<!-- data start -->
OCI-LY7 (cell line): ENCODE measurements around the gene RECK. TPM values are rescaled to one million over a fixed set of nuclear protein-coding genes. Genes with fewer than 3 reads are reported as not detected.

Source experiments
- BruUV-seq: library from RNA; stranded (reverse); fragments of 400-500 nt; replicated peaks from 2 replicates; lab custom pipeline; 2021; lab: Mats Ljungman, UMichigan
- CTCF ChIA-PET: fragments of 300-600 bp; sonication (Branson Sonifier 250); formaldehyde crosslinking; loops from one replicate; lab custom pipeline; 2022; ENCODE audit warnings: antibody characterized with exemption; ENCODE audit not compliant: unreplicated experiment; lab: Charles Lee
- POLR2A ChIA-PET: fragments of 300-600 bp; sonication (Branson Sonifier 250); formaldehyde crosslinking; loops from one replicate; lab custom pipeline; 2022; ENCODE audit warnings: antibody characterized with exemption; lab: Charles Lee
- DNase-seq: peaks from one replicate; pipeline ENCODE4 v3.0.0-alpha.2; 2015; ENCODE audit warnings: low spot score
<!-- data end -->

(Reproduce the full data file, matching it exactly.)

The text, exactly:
OCI-LY7 (cell line): ENCODE measurements around the gene RECK. TPM values are rescaled to one million over a fixed set of nuclear protein-coding genes. Genes with fewer than 3 reads are reported as not detected.

Source experiments
- BruUV-seq: library from RNA; stranded (reverse); fragments of 400-500 nt; replicated peaks from 2 replicates; lab custom pipeline; 2021; lab: Mats Ljungman, UMichigan
- CTCF ChIA-PET: fragments of 300-600 bp; sonication (Branson Sonifier 250); formaldehyde crosslinking; loops from one replicate; lab custom pipeline; 2022; ENCODE audit warnings: antibody characterized with exemption; ENCODE audit not compliant: unreplicated experiment; lab: Charles Lee
- POLR2A ChIA-PET: fragments of 300-600 bp; sonication (Branson Sonifier 250); formaldehyde crosslinking; loops from one replicate; lab custom pipeline; 2022; ENCODE audit warnings: antibody characterized with exemption; lab: Charles Lee
- DNase-seq: peaks from one replicate; pipeline ENCODE4 v3.0.0-alpha.2; 2015; ENCODE audit warnings: low spot score